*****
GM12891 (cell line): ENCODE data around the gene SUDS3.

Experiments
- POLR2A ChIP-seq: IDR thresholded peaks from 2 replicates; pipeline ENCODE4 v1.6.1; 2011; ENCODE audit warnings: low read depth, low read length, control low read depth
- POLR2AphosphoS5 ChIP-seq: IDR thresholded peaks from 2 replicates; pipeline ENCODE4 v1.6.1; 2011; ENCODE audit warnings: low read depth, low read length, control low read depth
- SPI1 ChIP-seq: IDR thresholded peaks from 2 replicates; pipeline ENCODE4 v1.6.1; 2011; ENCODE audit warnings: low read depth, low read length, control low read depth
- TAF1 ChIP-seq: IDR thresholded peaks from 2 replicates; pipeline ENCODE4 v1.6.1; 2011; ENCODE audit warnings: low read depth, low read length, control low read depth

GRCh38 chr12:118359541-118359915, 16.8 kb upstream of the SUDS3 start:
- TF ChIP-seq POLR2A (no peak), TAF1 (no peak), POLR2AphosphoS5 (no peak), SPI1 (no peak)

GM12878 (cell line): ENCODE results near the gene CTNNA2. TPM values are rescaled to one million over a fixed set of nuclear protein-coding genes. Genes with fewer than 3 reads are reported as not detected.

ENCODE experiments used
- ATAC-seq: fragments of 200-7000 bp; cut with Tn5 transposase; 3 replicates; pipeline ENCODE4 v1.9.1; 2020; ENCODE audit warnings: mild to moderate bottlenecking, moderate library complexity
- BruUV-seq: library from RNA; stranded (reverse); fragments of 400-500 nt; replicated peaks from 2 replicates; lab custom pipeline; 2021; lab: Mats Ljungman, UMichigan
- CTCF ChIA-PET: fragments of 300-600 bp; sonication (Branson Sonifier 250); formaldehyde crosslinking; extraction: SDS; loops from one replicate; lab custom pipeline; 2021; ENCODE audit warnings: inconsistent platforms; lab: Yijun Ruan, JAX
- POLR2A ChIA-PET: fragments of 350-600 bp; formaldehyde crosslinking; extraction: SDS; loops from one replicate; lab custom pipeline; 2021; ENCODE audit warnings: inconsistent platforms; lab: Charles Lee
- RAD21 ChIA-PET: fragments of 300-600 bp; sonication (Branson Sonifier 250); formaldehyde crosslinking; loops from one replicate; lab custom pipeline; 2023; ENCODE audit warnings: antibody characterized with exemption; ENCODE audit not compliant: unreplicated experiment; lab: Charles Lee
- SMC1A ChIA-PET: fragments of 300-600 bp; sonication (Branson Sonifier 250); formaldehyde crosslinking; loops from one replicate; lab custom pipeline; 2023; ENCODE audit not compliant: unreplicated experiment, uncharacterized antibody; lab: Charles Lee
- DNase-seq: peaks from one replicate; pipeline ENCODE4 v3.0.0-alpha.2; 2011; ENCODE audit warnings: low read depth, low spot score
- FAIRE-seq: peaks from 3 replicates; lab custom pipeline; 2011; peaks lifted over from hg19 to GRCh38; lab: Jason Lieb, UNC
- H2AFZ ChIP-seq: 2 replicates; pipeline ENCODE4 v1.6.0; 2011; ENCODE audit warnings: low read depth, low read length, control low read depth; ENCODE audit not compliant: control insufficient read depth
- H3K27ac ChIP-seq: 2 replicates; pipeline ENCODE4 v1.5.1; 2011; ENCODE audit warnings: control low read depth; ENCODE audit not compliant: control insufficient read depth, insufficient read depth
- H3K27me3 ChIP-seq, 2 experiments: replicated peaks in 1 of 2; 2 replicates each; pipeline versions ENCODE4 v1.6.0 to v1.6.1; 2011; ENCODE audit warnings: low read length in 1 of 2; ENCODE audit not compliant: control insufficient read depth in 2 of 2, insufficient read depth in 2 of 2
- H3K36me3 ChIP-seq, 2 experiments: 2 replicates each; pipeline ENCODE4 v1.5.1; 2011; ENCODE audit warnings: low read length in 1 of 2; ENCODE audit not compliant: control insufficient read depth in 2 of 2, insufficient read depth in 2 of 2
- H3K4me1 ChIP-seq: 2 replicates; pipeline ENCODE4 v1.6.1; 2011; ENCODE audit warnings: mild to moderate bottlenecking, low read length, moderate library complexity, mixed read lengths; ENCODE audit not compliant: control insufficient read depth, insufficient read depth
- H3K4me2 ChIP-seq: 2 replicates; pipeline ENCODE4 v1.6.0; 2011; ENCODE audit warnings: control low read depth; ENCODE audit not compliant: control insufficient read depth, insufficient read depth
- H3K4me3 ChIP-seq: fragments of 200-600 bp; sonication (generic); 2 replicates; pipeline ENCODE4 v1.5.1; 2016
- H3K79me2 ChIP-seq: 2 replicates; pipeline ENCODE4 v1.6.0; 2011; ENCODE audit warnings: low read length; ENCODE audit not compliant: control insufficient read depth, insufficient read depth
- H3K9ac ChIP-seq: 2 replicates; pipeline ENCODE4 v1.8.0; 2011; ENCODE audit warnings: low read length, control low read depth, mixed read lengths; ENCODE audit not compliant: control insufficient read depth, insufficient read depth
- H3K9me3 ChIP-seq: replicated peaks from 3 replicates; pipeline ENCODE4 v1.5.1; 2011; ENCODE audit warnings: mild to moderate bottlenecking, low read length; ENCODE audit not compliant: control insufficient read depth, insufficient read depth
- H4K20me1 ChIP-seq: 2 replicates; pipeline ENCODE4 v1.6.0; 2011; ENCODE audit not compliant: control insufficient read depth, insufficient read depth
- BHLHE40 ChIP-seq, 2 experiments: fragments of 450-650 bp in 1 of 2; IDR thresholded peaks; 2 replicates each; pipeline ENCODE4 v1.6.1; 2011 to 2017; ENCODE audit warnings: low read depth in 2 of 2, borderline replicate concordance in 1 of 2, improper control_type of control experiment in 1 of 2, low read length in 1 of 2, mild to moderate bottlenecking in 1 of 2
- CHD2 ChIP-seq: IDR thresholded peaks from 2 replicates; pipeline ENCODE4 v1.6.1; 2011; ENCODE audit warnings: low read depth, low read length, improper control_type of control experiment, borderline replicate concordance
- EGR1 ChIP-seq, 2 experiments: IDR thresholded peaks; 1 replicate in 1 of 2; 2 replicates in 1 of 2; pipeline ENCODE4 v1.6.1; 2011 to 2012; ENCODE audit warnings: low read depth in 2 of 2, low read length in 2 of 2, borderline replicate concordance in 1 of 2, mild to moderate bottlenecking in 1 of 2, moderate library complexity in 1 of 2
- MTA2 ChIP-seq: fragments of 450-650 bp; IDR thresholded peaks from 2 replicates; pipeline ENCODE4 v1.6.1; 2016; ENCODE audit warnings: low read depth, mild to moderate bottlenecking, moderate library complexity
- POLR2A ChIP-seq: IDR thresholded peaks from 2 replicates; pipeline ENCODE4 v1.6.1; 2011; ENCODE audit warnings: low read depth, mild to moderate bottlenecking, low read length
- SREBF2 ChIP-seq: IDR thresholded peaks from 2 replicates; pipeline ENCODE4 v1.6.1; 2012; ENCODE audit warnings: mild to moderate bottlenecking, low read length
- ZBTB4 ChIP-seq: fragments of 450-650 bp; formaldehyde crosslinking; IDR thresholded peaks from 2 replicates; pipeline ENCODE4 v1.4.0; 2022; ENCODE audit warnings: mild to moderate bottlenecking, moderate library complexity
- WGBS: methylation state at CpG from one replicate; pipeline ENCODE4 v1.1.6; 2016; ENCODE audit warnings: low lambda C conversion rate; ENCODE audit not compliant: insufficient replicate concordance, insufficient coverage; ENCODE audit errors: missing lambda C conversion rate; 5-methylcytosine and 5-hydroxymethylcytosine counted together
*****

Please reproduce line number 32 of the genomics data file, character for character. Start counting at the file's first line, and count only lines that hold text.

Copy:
- EGR1 ChIP-seq, 2 experiments: IDR thresholded peaks; 1 replicate in 1 of 2; 2 replicates in 1 of 2; pipeline ENCODE4 v1.6.1; 2011 to 2012; ENCODE audit warnings: low read depth in 2 of 2, low read length in 2 of 2, borderline replicate concordance in 1 of 2, mild to moderate bottlenecking in 1 of 2, moderate library complexity in 1 of 2